On 22 May 2018, the Ministry of Power (MoP) introduced draft amendments in the Electricity Rules 2005 (Rules) related to Captive Generating Plants (CGP), and sought comments from stakeholders by 6 June 2018. Earlier, the MoP in October 2016 had proposed similar amendments, which however did not come into effect.
The latest amendments, as and when notified, will be applicable to all existing CGPs and power plants seeking CGP status in the future.
The CGP model has been very popular in India since its introduction. Under the current Rules, for a power plant to be classified as a CGP, at least 26% of its ownership is required to be held by the captive user(s) and at least 51% of its aggregate total electricity generation for each FY is required to be consumed by captive users.
The primary benefit of CGPs are exemption of cross-subsidy charges that are levied on inter-state sale of electricity and, for industries to have a long-term supply of electricity at efficient rates.
In recent years, multiple investment structures have been utilized by interested parties for owning and operating CGPs. The October 2016 amendments delved upon certain investment structures where ‘ownership’ test compliance was linked to number of shares of small face value which did not represent the monetary share of the capital of the plant. On this account, amendments to the CGP Rules have been on the anvil for a while.
A key clarification introduced is in relation to the ‘ownership’ of CGPs (which will be effective from 1 April 2019), where ownership is proposed to be determined basis value of equity capital along with voting rights, and not merely on share numbers.
A normative debt to equity ratio of 70:30 for each CGP is also proposed to assess the actual investment of captive users. Considering these tests will be applicable to existing CGPs, it needs to be seen how certain existing CGPs, with alternate structures on capitalization, especially ones which are commissioned and where project capital and equity have been deployed will rework their equity and shareholding structure by 1 April 2019.
A major change from the existing regime is that the proportion of consumption of electricity by captive users in relation to their shareholding in the CGP will not just be linked to 51% of the power consumption, but to 100% of the power consumed by the captive users within a variation of upto 15%, and in case of solar and wind power plants, of upto 30% (if specifically permitted).
Thus, electricity consumed over and above 51% will also be determined in proportion to the share in ownership in the CGP by the captive consumer.
The proposed changes provide that the inter-se shareholding pattern of captive users in a group CGP can be changed upto a maximum of two times in each FY. This will impact the captive users’ freedom to terminate their power purchase from the CGP, as well as effect temporary shortages in consumption and outages due to maintenance.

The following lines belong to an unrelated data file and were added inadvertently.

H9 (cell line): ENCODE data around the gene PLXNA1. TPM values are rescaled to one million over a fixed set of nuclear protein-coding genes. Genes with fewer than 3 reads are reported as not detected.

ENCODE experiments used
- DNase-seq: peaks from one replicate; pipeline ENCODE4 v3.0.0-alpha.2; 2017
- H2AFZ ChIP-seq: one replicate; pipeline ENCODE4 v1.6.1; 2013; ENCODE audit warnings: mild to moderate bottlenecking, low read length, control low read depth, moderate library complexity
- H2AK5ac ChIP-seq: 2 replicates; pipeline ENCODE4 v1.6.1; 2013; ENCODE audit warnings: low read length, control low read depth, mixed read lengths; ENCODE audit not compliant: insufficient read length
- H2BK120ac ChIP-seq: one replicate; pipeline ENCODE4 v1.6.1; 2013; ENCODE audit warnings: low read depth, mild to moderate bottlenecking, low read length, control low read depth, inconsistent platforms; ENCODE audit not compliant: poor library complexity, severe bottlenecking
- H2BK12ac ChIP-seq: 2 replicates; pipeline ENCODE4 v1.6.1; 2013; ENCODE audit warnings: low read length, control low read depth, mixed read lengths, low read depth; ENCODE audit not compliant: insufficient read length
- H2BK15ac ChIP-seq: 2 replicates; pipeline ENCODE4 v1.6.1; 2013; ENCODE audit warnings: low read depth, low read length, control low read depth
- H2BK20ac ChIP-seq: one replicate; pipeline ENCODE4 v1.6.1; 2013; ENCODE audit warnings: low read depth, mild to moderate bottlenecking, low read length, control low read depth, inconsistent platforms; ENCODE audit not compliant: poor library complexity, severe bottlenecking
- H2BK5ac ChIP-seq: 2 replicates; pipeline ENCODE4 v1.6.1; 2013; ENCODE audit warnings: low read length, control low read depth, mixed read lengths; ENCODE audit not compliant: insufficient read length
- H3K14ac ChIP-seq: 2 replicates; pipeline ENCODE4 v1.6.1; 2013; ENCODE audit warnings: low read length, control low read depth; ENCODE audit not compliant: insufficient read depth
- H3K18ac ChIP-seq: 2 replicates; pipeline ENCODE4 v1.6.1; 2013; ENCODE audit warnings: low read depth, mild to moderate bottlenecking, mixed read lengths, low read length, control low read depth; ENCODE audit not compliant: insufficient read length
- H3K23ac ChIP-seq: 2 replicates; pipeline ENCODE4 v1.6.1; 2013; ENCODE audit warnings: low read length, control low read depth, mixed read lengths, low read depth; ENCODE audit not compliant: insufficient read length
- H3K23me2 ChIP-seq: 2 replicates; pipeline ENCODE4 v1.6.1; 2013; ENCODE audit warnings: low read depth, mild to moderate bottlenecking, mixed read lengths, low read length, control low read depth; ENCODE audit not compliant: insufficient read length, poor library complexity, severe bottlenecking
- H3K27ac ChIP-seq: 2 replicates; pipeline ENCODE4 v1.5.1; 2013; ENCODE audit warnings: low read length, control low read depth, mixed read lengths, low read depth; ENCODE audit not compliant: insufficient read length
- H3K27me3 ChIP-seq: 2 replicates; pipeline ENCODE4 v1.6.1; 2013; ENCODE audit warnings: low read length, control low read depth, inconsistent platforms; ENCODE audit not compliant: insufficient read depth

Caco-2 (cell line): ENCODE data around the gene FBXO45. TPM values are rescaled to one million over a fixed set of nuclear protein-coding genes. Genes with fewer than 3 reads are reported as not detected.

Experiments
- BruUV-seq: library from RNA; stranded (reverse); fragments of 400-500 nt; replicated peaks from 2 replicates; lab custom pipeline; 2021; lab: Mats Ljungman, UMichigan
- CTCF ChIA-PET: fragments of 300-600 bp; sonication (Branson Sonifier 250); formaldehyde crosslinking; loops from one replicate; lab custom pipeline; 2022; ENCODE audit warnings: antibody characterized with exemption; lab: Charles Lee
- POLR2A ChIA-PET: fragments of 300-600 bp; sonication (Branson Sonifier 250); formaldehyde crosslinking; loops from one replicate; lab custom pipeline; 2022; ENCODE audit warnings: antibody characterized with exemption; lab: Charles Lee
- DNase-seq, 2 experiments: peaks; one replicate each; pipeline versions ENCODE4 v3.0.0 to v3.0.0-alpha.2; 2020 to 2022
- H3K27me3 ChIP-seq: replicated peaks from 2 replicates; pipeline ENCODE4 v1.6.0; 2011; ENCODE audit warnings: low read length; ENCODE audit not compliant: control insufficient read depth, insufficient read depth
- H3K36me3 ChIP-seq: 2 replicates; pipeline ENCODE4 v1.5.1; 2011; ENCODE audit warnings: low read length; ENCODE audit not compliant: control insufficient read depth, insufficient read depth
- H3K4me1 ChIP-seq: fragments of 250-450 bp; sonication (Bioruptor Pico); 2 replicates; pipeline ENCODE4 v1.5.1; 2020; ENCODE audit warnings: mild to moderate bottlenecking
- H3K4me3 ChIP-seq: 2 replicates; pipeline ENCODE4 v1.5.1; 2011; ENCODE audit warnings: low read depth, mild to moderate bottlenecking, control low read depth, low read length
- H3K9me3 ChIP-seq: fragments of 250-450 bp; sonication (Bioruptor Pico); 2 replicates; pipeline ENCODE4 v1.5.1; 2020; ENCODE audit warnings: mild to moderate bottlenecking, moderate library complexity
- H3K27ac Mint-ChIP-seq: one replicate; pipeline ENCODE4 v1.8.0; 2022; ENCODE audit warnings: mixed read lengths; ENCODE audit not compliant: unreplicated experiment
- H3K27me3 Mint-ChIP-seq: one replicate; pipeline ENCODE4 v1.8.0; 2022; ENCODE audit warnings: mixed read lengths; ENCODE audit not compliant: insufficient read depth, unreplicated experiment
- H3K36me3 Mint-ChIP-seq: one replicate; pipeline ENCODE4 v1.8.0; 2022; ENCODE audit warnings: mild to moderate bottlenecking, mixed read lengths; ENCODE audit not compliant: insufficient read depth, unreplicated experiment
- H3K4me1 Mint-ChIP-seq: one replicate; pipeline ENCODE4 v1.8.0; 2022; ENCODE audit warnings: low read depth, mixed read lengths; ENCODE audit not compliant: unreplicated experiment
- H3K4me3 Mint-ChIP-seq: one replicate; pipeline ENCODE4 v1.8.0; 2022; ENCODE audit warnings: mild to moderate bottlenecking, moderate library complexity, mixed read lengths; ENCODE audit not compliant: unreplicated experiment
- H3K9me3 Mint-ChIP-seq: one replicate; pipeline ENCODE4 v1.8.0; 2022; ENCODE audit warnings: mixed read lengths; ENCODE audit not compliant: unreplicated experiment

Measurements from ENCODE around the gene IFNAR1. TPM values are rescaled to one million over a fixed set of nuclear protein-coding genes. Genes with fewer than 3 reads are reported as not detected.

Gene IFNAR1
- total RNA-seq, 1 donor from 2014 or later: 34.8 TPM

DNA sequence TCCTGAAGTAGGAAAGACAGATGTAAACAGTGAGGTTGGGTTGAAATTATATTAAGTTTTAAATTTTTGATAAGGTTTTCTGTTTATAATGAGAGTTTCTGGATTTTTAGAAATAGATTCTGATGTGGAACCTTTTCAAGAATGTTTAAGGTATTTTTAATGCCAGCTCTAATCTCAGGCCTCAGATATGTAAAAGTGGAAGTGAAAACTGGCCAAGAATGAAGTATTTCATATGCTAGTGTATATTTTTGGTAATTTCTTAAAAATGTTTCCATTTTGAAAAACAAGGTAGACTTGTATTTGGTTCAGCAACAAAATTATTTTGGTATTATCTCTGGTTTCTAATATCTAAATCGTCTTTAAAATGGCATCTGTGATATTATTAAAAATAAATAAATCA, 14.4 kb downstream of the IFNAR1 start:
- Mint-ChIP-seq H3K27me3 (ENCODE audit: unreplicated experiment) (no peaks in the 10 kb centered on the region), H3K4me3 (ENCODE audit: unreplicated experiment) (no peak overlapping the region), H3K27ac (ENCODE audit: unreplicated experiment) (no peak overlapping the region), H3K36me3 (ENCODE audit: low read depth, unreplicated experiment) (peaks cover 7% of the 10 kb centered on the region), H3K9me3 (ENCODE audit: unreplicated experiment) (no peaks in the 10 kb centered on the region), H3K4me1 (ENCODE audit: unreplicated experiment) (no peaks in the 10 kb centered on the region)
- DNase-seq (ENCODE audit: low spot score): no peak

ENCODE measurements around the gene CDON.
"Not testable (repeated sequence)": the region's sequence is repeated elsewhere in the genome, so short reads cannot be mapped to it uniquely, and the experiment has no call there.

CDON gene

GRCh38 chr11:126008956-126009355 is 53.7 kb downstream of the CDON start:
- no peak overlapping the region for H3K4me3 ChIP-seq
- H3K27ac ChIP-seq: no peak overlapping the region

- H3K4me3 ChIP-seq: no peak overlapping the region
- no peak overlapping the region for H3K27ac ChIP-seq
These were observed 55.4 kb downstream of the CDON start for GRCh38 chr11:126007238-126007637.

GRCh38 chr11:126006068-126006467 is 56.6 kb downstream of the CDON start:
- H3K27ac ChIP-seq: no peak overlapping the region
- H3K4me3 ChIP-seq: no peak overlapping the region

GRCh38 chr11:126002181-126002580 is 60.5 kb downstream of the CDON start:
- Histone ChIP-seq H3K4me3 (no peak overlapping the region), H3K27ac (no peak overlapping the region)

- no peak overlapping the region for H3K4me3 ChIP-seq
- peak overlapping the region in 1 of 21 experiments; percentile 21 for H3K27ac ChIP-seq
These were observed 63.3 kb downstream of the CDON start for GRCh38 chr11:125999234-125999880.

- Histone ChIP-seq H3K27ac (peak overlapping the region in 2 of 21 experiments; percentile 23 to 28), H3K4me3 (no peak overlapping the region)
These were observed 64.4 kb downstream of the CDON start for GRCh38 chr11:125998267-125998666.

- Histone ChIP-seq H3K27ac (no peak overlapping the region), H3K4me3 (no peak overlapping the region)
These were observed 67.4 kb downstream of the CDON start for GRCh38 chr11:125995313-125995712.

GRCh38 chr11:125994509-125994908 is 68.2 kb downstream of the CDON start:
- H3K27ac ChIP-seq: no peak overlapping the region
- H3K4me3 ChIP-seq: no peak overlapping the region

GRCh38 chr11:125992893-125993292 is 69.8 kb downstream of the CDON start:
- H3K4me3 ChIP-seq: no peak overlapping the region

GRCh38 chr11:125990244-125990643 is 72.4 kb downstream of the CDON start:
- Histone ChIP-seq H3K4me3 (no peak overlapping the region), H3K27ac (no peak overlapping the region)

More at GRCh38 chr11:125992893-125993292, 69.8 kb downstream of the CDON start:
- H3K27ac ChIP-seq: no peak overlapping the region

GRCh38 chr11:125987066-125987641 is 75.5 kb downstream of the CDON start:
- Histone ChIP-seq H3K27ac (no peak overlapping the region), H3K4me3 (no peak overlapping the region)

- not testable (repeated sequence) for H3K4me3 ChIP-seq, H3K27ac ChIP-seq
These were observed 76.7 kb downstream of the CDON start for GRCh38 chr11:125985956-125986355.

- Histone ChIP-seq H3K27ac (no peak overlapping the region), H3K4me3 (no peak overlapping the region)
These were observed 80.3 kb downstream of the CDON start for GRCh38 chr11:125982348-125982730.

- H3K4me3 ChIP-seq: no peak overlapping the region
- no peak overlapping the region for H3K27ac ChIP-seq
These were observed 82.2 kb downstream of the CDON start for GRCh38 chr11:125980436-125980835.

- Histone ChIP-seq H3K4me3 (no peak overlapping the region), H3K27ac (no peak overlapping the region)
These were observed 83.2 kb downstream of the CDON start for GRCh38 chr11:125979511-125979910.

For such events, currently the shareholding among captive users is often rejigged. Shareholding in relation to non-captive users however can be changed any time.
The amendments propose that any power plant setup as an Independent Power Projects (IPP) shall not be considered for the benefits available to a CGP after commencement of the amended Rules except under certain limited circumstances. IPPs have in the past sought to be recast as CGPs for lack of long-term power purchase agreements (PPA) or low tariffs.
However, it is not clear if power plants originally set up as IPPs, but later converted to CGPs (pre-notification of the amendments) will be considered as a CGP under the new Rules unless specifically permitted by the appropriate commission.
While many CGPs have been functioning without any certification from authorities, the draft amendments provide that the appropriate commission shall certify a power plant as a CGP, based on annual statement of generation and consumption and other details.
Some of the changes including, restrictions in change in shareholding of captive users, status of existing IPPs recast as CGPs and ownership compliance requirements for existing CGPs are likely to receive criticism and objections from power producers and captive users.
Having said that, the proposed amendments also recommend some welcome changes, including in relation to annual certification and ‘ownership’ of CGPs.
While it is necessary for the Government to clear the existing lacunae in the CGP related rules, the CGP model, which is fairly prevalent, should continue to enjoy ease of business and not be burdened with multiple compliances and restrictions.
Akhil Bhatnagar (Partner, Khaitan & Co) and Abhimanyu Ghosh (Associate Partner, Khaitan & Co)